A Vegan's Guide to Nutrient Supplements

A Vegan's Guide to Nutrient Supplements

Published by Wonder Laboratories on Aug 11th 2016

Whether a person is a vegan or not, everyone should be aware of the possibility of nutrient deficiencies. For vegans, a diet rich in fruit, vegetables, grains, beans and some seeds or nuts can help with including the appropriate amount of vitamins and nutrients needed to maintain a healthy balance. However, many vegans still don't get the recommended amounts of some important nutrients including calcium, vitamin B12 and vitamin D. The University of Eastern Finland recently performed a study showing that vegans adhere to nutrition recommendations in varying degrees. The researchers say this evidence highlights the need of vegans to get nutrition guidance and to use recommended nutrient supplements. Moreover, closer attention should be paid to the intake of vitamin D and iodine among vegans. The following are some of the nutrient supplements that may assist vegans in staying healthy.


Surprisingly enough, there is less calcium in actual cow milk than there is in many brands of vegan almond or soy milk. Be sure to check the label to make sure the brand being purchased has plenty of calcium to meet daily needs. Without drinking these vegan milks, and eating tofu, beans and greens, it's easy to end up with a calcium deficiency. While some calcium supplements have non-vegan coatings or ingredients, there are vegan options for those considering this supplement.

Vitamin B12

This one's a biggie due to the large number of health issues a body deficient in vitamin B12 can fall victim to. Foods fortified with lab-cultured B12 are the main food source that have a large enough amount of B12 for vegans. People should have their blood checked to ensure the existence of the right levels of nutrients. Supplement levels may need to be adjusted if vitamin B12 levels are off. Both vegans and non-vegans should consider taking some form of B12 supplement if they feel they might be deficient. Always consult with a physician before changing dietary plans or supplement regimens.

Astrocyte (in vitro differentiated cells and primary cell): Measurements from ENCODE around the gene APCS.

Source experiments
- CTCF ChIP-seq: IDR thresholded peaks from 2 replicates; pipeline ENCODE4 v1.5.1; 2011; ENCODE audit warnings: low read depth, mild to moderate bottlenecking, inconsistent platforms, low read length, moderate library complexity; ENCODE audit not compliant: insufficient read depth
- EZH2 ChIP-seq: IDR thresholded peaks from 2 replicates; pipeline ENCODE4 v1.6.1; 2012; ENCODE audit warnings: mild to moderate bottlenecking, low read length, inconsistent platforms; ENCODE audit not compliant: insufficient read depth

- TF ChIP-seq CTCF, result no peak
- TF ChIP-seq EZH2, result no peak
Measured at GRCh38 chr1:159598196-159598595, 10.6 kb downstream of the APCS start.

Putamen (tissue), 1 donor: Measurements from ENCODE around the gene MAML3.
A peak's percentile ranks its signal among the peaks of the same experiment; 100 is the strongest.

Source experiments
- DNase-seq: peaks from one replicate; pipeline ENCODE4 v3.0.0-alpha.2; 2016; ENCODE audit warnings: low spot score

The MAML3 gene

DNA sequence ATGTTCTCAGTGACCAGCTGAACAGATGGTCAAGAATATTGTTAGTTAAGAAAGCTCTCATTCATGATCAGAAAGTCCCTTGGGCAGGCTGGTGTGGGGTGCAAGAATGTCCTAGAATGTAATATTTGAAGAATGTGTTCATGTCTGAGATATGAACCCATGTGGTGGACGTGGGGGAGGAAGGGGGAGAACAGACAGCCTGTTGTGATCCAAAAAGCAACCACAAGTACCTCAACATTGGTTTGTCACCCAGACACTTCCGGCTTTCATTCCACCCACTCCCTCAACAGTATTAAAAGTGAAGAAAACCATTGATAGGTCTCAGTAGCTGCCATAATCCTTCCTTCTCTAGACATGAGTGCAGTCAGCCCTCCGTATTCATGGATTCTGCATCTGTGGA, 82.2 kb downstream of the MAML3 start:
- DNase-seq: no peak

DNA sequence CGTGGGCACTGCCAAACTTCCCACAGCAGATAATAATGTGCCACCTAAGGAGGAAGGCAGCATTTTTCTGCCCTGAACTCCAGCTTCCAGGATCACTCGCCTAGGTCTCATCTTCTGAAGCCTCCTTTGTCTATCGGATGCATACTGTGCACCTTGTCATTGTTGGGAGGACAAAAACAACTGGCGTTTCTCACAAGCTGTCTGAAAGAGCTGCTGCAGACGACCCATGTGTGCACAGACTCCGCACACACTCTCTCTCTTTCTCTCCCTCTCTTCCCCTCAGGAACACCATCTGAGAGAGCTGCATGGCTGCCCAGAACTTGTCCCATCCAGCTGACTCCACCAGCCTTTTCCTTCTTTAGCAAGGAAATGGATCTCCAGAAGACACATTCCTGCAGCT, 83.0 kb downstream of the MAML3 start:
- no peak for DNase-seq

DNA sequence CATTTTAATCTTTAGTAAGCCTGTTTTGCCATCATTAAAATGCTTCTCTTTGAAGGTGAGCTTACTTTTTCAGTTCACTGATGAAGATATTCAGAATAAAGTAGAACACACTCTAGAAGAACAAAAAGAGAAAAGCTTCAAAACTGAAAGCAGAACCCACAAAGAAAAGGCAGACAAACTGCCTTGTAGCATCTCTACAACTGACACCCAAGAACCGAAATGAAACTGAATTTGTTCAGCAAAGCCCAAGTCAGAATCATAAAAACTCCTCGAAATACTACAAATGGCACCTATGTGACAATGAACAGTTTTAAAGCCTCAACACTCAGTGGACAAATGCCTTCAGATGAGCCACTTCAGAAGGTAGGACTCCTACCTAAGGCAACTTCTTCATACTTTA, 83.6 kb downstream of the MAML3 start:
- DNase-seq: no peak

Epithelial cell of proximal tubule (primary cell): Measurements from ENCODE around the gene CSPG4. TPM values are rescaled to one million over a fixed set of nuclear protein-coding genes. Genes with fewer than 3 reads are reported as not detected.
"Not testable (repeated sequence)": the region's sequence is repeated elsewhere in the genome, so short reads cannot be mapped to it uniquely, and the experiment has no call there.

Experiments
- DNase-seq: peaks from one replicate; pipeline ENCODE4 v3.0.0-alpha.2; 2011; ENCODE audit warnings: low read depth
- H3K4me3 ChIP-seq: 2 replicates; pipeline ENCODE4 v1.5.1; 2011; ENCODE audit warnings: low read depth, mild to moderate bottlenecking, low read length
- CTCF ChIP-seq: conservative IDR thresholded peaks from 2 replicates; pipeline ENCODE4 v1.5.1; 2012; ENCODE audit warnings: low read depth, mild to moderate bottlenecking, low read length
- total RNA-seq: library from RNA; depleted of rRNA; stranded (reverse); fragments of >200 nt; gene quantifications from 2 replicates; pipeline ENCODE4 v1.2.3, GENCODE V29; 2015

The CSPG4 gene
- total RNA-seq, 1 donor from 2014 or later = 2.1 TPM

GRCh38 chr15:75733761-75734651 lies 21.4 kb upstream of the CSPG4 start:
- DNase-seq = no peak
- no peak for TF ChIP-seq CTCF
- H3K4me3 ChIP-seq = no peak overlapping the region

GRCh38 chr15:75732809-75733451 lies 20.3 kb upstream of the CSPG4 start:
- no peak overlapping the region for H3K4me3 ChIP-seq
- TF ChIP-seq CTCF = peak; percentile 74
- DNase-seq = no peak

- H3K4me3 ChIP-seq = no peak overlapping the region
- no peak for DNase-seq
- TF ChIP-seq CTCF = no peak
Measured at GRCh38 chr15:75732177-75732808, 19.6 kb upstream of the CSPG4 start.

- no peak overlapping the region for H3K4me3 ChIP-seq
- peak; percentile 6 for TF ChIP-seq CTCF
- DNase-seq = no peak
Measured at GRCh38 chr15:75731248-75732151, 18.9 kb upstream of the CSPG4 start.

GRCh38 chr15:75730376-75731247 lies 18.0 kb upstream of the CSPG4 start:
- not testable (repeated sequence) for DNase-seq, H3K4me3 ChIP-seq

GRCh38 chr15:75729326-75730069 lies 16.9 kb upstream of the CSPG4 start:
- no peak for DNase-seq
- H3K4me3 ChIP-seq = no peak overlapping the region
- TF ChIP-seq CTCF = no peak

Vitamin D

There are three prominent ways to receive vitamin D. Because this is a vitamin that doesn't naturally exist in unfortified foods, the three main ways to get vitamin D are taking supplements, exposing skin to the sun, and drinking fortified milks. Many people live in environments that receive little sunlight - this, among other reasons, makes taking a supplement a good option. Some vegans can get the recommended daily amount of vitamin D by drinking a few glasses of soy or almond milk every day as long as the milk's label shows that it contains vitamin D. If you're a vegan, then browse our store and try some of these supplements to try to stay healthy.

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